Young Adults Impacted by Suicide Hope Awareness Walk Brings Hope to the Community

Wives without husbands.  Brothers without sisters.  Children without parents. Suicide brings darkness to even the brightest worlds, but many who have lost loved ones say it doesn’t have to be that way.

Kids these days seem to share everything.  A group of kids in Pensacola is sharing more than a snap or a tweet.  Sharing the story of how your parent or grandparent took their own life isn’t easy.

“Then I remember just like seeing him at the table with pop and my mom carrying me on her back and just going out the door,” said Ethan Windhan, whose father committed suicide in 2015.

Ethan remembers plenty about his father, like how he ‘never had hair,’ and how much he loved Auburn athletics.  He also remembers vividly the day his mother checked him out of school to tell him his father was dead.

“Then my mom said, like… that he had… whatever,” Ethan said.  “Then, after that we had talked a little bit then we went and got back in the car. I was kinda glad she had brought me down there instead of telling me at the house cause that was her favorite place to go, down to the beach area.”

Ethan is not alone.  Cameron Teachey is a sophomore at Tate High School.  He’s a football player, and no stranger to the pain of suicide.

“Life sometimes just gets to people,” Teachy said.  “I don’t know what he was thinking, but that’s what he did and it was really hard on my mom.”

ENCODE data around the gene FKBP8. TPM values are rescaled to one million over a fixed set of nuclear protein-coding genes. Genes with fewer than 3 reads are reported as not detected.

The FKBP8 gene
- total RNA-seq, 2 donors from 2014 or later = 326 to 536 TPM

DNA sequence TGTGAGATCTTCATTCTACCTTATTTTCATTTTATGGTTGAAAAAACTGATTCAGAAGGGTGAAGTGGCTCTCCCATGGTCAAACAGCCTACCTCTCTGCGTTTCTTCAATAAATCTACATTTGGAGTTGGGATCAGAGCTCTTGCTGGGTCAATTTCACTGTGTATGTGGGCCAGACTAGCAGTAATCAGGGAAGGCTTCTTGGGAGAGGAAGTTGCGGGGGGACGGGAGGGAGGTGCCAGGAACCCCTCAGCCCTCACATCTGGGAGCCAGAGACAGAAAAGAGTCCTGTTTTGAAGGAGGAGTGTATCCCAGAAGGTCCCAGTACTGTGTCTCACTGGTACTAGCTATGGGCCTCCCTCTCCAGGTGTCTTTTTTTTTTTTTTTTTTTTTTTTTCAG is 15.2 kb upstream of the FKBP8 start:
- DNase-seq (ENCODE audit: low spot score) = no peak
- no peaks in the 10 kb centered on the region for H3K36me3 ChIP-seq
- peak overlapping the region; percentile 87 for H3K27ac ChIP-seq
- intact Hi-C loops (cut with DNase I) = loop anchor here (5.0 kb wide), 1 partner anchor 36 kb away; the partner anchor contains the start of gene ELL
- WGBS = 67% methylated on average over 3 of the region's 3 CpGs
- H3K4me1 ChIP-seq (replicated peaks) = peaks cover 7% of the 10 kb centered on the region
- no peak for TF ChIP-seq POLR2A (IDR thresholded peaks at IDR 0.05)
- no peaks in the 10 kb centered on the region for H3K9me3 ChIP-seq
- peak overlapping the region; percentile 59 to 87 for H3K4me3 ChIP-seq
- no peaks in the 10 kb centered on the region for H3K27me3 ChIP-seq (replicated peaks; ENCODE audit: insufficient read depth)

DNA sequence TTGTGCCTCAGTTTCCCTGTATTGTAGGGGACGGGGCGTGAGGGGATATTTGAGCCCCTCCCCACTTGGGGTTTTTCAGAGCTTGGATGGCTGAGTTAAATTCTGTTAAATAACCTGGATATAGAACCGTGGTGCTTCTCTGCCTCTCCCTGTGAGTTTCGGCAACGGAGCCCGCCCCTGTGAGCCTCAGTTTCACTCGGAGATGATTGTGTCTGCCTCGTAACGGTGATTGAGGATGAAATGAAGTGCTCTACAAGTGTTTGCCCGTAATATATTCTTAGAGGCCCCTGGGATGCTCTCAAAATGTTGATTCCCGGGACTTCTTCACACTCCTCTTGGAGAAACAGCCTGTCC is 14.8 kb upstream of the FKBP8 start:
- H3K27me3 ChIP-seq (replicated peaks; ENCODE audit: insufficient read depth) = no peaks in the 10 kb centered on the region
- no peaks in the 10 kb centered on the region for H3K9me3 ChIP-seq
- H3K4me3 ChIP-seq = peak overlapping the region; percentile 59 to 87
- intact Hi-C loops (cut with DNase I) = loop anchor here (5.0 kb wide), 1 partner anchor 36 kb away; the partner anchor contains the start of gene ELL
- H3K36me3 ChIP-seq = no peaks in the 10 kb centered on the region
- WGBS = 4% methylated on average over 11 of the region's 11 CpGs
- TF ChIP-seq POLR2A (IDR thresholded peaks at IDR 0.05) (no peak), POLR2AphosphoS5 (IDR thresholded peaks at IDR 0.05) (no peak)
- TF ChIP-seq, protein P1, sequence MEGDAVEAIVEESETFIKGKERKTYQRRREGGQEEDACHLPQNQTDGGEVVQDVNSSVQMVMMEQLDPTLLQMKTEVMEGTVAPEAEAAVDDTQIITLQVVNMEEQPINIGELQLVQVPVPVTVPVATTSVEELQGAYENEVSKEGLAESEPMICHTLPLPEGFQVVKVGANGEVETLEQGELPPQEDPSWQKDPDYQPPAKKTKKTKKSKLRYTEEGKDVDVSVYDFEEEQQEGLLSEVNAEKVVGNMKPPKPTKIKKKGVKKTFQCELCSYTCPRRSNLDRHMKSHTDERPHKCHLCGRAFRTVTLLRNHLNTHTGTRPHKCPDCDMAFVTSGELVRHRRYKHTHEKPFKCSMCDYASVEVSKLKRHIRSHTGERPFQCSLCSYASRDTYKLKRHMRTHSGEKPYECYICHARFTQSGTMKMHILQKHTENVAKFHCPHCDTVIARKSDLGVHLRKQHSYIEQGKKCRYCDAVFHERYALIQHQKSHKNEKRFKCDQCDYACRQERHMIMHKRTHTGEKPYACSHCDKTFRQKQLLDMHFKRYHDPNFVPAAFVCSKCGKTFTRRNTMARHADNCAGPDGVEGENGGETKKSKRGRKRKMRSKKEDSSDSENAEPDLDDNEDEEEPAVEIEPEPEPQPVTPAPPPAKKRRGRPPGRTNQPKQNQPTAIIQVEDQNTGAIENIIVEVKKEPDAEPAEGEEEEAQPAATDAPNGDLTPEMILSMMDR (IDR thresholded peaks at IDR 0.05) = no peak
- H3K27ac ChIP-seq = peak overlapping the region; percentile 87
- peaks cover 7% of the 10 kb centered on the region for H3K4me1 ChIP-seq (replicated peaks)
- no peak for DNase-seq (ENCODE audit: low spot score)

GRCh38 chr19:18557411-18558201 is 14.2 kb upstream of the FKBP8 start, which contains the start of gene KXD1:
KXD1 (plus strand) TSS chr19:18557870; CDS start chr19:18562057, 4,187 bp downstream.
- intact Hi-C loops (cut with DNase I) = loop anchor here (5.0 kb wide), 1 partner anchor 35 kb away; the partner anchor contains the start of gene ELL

Cameron’s father took his own life January 9th, 2012, when Cameron was 11.  His mother took her life May of this year.

“You know, try to understand it,” Teachy said of why the Out of the Darkness walk is important.  “Make it more aware. I didn’t know it was going to happen to me but…. some people you can tell. and maybe you can prevent it, but… I don’t know.”

Payton Simmons is also a sophomore at Tate.  She was five years old when she first experienced the loss of a loved one to suicide.

“My dad took his life,” Simmons said.  “Then like, my grandma stepped in to like be like a father figure and she just helped my mom out with a lot of things.  Then when I was 13 she took her life too and that was just like… a really big tragedy in my life.”

Home videos bring her family comfort.  Payton offers that comfort to her friends who seek her out after a loved one takes their life.

“I mean, there’s always ups and downs in life but like… life is just good,” Payton said.  “You shouldn’t feel like you’re alone because you’re not alone, no matter who you are.”

The second annual Out of the Darkness walk brings attention to suicide awareness and prevention and gives families a chance to remember their loved ones.

“It’s important to have it so everyone can come together and have a fun time and not worry about other things but just remember their loved ones and walk for them,” Windham said.  “I just feel happy and like all the things you’re worried about are just poofed away.”

Kids these days… sharing stories about their lives.  They know if it can help one mom who is struggling, or one father who lost his partner, or one child who lost their world, the difference can ripple through a community.

Tomorrow’s walk begins at 9:30 at Plaza de Luna in downtown Pensacola.

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